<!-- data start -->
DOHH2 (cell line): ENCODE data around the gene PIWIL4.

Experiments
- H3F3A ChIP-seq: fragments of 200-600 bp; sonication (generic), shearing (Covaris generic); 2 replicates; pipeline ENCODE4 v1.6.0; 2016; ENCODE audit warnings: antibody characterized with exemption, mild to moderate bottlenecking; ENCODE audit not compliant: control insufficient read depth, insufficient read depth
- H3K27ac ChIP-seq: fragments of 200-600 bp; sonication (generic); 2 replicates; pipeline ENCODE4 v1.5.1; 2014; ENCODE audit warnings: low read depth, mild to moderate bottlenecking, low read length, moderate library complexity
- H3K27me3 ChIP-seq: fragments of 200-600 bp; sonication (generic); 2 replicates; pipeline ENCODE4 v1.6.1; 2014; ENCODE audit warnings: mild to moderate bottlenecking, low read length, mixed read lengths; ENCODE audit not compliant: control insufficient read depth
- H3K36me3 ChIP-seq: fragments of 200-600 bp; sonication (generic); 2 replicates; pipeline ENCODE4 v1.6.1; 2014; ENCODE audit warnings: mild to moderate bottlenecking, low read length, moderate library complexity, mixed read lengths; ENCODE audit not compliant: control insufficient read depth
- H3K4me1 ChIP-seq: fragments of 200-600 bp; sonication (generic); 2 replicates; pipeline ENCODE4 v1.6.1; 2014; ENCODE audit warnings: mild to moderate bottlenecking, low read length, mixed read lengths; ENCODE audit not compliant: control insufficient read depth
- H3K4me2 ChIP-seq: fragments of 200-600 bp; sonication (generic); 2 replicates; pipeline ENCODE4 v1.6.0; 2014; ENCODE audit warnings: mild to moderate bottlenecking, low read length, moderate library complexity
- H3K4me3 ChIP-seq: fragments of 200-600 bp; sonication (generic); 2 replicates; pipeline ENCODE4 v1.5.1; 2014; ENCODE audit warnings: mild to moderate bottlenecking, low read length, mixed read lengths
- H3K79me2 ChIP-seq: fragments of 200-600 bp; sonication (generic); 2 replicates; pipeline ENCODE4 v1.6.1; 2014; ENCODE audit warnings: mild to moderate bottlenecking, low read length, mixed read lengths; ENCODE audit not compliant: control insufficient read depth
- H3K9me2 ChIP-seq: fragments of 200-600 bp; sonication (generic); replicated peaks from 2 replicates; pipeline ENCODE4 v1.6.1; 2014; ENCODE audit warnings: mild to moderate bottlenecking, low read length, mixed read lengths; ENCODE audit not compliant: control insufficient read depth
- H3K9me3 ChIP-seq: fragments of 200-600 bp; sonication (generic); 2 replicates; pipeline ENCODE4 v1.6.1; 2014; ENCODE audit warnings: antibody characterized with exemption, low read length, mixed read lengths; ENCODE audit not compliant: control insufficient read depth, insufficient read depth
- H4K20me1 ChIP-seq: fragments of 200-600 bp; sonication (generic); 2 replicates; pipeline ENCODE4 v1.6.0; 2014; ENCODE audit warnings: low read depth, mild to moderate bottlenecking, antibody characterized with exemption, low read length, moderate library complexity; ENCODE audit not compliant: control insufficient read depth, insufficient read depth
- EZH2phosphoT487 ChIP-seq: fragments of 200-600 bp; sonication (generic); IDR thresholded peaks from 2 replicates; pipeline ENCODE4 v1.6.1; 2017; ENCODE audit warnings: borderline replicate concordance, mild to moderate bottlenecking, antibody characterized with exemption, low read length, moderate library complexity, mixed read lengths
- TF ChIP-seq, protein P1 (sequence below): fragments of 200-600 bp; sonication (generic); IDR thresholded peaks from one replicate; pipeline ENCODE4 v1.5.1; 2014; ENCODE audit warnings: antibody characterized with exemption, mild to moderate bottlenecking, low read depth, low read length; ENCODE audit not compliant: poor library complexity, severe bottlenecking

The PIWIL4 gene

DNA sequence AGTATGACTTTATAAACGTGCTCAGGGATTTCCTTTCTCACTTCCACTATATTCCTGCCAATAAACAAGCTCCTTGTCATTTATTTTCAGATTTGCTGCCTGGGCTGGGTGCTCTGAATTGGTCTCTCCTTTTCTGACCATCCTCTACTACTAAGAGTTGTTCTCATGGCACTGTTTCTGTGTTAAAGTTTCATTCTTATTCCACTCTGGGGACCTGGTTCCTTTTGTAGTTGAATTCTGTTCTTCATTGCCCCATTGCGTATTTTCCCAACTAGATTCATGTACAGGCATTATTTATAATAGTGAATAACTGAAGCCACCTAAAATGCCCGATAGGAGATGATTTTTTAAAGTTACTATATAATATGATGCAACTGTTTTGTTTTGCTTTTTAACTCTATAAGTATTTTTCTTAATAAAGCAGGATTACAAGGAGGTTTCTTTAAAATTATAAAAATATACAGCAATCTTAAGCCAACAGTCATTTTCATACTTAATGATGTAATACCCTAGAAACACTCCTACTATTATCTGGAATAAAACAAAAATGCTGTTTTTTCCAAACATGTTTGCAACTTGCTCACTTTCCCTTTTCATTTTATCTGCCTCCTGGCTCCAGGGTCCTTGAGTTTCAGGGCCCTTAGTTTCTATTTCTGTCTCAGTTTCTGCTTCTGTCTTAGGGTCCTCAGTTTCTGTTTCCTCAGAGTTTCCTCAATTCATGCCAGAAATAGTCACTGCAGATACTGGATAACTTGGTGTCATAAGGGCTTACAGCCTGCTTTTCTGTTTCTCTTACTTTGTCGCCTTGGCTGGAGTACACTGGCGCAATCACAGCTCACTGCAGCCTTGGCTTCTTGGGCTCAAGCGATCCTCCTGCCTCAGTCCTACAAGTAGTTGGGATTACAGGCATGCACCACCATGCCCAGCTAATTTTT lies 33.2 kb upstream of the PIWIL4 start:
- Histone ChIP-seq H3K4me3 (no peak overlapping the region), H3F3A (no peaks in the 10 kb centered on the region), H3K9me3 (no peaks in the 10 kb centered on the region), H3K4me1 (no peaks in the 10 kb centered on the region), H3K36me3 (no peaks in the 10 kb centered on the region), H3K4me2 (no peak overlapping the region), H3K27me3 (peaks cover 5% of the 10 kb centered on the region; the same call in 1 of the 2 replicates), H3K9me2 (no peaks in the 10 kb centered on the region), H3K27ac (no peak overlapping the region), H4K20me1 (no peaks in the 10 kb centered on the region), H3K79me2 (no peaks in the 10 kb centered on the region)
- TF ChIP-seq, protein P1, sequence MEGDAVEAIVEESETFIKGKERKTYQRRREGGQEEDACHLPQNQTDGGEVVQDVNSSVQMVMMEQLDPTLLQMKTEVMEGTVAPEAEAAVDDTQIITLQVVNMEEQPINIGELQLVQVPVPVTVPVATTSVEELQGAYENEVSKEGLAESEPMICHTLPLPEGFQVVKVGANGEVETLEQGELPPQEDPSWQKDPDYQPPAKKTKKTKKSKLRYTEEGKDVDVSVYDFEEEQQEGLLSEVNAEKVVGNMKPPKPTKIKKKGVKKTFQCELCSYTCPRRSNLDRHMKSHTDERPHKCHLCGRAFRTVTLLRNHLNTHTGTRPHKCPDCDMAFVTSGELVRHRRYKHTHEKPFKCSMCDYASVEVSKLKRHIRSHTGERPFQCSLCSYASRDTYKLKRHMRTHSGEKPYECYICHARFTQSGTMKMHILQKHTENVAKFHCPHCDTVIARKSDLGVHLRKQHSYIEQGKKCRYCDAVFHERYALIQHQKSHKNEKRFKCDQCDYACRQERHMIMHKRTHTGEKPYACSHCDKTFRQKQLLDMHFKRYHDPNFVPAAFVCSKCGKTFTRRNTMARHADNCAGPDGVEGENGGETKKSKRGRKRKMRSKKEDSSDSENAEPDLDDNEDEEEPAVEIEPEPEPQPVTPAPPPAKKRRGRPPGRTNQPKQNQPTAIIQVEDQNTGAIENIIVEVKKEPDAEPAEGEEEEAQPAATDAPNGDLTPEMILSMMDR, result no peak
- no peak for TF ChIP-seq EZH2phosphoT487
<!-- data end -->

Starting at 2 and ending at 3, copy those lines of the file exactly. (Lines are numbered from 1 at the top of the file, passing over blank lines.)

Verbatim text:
Experiments
- H3F3A ChIP-seq: fragments of 200-600 bp; sonication (generic), shearing (Covaris generic); 2 replicates; pipeline ENCODE4 v1.6.0; 2016; ENCODE audit warnings: antibody characterized with exemption, mild to moderate bottlenecking; ENCODE audit not compliant: control insufficient read depth, insufficient read depth